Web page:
Executive function (EF) is an umbrella term covering a set of cognitive abilities including attention, inhibition, working memory, and flexibility. These processes are necessary for academic functioning, as they enable the individual to control, monitor, and manage the performance of tasks (Cartwright, 2012). Both EF and PA have an important role in the development of reading skills (Cartwright, 2012).
In fact, Bierman et al. (2008) found that EFs (working memory, inhibitory control, and shifting) predicted PA (blending and elision tasks) during the pre-kindergarten year. EFs were also found to contribute significantly to PA and orthographic knowledge among Hebrew-speaking kindergarten children (Shaul and Schwartz, 2014). These findings highlight the importance of examining cognitive, early literacy, language, and EF processes when examining PA development.
Phonological Awareness and Working Memory
Working memory is a cognitive system that enables problem-solving through the retrieval of stored knowledge and its mental manipulation alongside newly received information (Swanson et al., 2008). According to the model proposed by Baddeley and Hitch (1974) and later elaborated by Baddeley (1986, 2000), working memory is a multicomponent system containing three constructs: the central executive, the episodic buffer, and the phonological loop.
The relationship between PA and working memory in general has been studied previously in students (e.g., Oakhill and Kyle, 2000). Ouellette and Sénéchal (2008), for example, found a moderate positive correlation between working memory and PA among 5-year-olds.
The specific relationship between PA and the proposed phonological loop component of working memory, which is believed to maintain and processes phonological information (Baddeley, 1986), has also been addressed, with some studies positing that the two have a common underlying phonological processing construct (Siegel and Linder, 1984; Stanovich et al., 1984). In contrast, other studies have claimed to show that the two are distinct systems (e.g., Gathercole et al., 1991; Hecht et al., 2001; Alloway et al., 2004).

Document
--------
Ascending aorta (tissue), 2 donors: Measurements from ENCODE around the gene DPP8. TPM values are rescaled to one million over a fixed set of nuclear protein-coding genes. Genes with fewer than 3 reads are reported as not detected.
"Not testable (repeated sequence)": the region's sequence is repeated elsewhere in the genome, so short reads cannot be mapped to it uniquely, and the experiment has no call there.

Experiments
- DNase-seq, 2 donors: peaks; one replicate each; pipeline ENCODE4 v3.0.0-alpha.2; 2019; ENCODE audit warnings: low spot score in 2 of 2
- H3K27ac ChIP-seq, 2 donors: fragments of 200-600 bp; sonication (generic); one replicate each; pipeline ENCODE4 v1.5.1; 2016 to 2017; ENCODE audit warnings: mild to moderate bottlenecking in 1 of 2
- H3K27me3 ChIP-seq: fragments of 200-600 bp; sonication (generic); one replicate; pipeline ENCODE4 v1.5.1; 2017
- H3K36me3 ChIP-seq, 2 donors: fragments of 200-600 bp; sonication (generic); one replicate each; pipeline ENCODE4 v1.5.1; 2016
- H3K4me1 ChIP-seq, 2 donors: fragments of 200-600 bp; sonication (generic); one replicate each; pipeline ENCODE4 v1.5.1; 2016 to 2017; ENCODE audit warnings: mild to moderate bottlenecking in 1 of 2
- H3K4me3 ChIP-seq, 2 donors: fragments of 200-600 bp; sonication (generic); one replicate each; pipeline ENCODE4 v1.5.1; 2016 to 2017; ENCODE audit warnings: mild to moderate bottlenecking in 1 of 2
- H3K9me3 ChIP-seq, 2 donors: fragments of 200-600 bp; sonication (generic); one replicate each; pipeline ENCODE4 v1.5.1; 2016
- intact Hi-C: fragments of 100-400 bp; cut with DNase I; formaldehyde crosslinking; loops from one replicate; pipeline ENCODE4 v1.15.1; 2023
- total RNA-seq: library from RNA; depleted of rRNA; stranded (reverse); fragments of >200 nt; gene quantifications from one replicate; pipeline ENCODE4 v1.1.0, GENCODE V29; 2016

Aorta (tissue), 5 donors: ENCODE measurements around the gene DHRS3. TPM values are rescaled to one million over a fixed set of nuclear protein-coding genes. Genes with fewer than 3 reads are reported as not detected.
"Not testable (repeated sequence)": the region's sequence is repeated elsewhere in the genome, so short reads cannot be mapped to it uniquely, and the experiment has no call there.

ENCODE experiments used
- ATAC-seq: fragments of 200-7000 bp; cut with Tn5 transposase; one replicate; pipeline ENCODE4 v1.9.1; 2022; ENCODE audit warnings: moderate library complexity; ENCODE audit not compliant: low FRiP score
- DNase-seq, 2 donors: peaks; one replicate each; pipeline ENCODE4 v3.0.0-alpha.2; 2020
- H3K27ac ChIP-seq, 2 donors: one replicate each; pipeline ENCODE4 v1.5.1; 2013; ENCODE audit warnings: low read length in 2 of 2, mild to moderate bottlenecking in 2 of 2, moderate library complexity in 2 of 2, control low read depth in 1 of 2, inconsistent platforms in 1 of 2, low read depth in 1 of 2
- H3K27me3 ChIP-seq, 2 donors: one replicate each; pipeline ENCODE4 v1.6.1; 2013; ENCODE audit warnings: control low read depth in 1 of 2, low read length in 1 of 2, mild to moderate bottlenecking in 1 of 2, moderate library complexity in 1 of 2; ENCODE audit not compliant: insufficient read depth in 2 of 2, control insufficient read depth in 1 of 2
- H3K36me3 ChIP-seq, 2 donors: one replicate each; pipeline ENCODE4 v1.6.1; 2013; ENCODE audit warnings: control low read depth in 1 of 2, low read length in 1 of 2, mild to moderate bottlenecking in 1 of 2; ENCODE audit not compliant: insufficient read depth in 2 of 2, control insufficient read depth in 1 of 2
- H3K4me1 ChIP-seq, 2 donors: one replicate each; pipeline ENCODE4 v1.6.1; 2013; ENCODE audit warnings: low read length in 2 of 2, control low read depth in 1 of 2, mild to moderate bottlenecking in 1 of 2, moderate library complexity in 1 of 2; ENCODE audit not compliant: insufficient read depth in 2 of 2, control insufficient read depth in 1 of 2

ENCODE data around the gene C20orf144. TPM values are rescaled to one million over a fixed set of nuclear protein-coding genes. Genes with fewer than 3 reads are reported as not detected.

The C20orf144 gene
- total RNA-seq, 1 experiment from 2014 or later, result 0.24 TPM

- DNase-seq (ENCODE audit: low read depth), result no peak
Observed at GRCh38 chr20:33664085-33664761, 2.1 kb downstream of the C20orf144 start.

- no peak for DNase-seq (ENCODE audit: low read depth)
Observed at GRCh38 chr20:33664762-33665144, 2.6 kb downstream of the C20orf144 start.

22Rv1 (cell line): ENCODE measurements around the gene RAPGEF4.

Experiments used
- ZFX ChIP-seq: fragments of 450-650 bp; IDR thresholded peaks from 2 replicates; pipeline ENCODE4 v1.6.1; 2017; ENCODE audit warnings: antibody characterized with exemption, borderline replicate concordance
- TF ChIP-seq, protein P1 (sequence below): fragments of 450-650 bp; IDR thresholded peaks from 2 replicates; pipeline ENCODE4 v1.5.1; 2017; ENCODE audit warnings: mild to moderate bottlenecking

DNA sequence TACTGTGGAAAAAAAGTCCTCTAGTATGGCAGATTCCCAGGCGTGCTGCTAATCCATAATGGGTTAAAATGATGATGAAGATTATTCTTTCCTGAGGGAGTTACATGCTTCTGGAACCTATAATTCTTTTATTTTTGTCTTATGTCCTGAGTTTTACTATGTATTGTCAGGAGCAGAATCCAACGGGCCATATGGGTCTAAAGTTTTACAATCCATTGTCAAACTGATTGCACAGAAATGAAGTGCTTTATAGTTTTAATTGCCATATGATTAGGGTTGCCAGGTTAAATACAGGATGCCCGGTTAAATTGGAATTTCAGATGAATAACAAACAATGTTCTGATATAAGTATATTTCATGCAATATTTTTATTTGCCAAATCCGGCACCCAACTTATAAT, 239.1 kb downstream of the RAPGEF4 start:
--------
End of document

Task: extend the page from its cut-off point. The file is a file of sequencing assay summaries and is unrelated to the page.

The Hebrew Orthography
Hebrew is an Abjad or consonantal writing system (Daniels, 1990). The Hebrew orthography is a primarily consonantal alphabet that exists in both pointed and unpointed forms. Unpointed script is partly vowelized by means of four consonantal letters that function as vowels as well as consonants. Pointed Hebrew employs diacritical marks or points and is used in texts intended for young children, in poetry, and in sacred texts.
The diacritical system provides a complete and virtually unambiguous representation of the vowels by means of small dots and dashes appearing mostly under, but sometimes above and between, the letters (Shatil et al., 2000). Children learn to read in pointed Hebrew, which has a near-perfect one-to-one grapheme–phoneme correspondence (Navon and Shimron, 1984).
However, phoneme-to-grapheme relationships in both pointed and unpointed script are frequently variable, with a number of pairs of (once phonemically distinct) consonant letters now representing the same phoneme (Shatil et al., 2000).
Most children attain proficiency in decoding pointed text within their first year of school (Share and Levin, 1999). Modern Hebrew has a rich inflectional morphology that permits considerable versatility in word order. Nouns and adjectives are marked linearly for number, near-arbitrary gender, and definiteness; verbs are marked for number, gender, and person; and they take infinitive, imperative, or indicative forms including past tense, future, and present or participial forms (Share, 2018).
The Present Study
The main goal of the current study was to examine the development of PA during kindergarten in Hebrew, a transparent orthography. Kindergarten is an important stage in terms of PA skills development, as PA skill play a significant role in the acquisition of reading and writing abilities. Therefore, our main objective was to explore whether we would see an increase in PA during kindergarten.
We hypothesized that there would be a significant difference between PA performance at the early kindergarten stage and PA performance at the end of kindergarten. Our second objective was to determine which PA skills develop at the middle and the end of kindergarten in the Hebrew language.
The hypothesis was that similar to the PA development trajectory (Anthony and Francis, 2005), in the Hebrew language, we expected greater success on tasks requiring manipulation at the syllable level, compared to a single phoneme or consonant.
In addition, due to the structure of the Hebrew language and the natural tendency for body-coda segmentation (CV + C) (Ben-Dror et al., 1995; Share and Blum, 2005), we expected that manipulations of final consonants would be easier to perform than manipulations of initial consonants.
The third goal was to determine which cognitive and language measures predicted PA at the Early stage and End of kindergarten. The developmental design provided a unique opportunity to examine this change in skills during the critical kindergarten year, before the formal teaching of reading and writing.
Norwegian University of Science and Technology
Hermundur Sigmundsson – Norwegian University of Science and Technology
The image is in the public domain.
Original Research: Closed access
“Breaking the reading code: Letter knowledge when children break the reading code the first year in school”. Hermundur Sigmundsson, Monika Haga, Greta Storm Ofteland, Trygve Solstad.
New Ideas in Psychology doi:10.1016/j.newideapsych.2019.100756.